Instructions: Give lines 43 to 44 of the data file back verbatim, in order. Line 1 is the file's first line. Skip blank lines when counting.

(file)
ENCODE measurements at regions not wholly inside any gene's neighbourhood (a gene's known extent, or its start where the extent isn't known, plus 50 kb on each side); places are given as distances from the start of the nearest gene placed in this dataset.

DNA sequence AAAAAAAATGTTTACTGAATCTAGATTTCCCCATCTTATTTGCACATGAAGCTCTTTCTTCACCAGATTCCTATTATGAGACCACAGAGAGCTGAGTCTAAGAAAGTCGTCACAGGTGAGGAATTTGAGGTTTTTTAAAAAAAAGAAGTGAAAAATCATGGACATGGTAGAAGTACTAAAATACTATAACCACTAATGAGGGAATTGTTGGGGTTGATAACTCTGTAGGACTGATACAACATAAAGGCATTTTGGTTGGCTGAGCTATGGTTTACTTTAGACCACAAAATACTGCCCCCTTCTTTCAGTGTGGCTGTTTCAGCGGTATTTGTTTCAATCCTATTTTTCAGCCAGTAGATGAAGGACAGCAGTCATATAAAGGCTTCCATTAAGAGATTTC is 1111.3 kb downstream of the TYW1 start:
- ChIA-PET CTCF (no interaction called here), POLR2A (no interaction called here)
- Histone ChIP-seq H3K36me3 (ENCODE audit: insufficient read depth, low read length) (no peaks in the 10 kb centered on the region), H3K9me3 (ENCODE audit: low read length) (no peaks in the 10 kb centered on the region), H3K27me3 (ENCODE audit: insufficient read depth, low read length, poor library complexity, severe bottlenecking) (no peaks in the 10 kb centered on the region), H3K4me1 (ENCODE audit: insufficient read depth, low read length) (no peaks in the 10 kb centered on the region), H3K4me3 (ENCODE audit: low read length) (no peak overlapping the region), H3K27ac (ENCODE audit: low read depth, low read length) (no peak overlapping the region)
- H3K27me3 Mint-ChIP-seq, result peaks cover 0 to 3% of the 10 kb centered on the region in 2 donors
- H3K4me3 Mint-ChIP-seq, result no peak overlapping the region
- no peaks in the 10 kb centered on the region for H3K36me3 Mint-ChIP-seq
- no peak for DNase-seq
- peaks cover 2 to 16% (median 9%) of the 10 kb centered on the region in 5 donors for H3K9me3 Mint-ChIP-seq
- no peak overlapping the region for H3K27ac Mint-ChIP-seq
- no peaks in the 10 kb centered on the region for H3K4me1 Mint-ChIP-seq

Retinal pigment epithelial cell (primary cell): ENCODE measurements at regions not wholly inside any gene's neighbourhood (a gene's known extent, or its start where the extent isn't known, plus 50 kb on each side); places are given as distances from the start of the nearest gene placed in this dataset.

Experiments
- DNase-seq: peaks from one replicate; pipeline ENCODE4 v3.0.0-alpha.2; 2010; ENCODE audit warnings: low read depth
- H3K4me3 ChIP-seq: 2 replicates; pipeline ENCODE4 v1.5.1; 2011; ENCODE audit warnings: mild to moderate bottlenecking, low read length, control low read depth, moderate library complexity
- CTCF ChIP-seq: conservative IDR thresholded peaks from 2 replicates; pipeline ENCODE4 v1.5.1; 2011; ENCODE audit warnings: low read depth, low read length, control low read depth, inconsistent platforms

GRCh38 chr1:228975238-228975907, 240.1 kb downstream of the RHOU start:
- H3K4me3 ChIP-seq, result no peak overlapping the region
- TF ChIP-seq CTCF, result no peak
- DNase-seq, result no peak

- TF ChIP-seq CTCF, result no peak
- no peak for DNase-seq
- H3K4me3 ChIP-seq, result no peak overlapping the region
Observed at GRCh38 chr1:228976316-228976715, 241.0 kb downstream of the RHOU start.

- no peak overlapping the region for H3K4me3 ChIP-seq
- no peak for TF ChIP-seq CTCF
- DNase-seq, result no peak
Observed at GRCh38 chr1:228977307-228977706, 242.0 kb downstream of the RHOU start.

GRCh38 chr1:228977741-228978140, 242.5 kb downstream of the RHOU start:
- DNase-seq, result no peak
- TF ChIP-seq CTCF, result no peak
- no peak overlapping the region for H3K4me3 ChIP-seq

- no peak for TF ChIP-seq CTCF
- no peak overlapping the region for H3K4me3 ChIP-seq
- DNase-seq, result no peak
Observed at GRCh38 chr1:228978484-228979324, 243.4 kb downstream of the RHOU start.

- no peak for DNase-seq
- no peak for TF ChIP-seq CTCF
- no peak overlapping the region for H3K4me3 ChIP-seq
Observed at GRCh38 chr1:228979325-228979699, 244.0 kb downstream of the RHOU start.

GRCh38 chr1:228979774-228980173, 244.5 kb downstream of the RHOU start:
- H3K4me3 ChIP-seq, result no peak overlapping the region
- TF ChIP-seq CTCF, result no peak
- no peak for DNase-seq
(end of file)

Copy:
- TF ChIP-seq CTCF, result no peak
- no peak for DNase-seq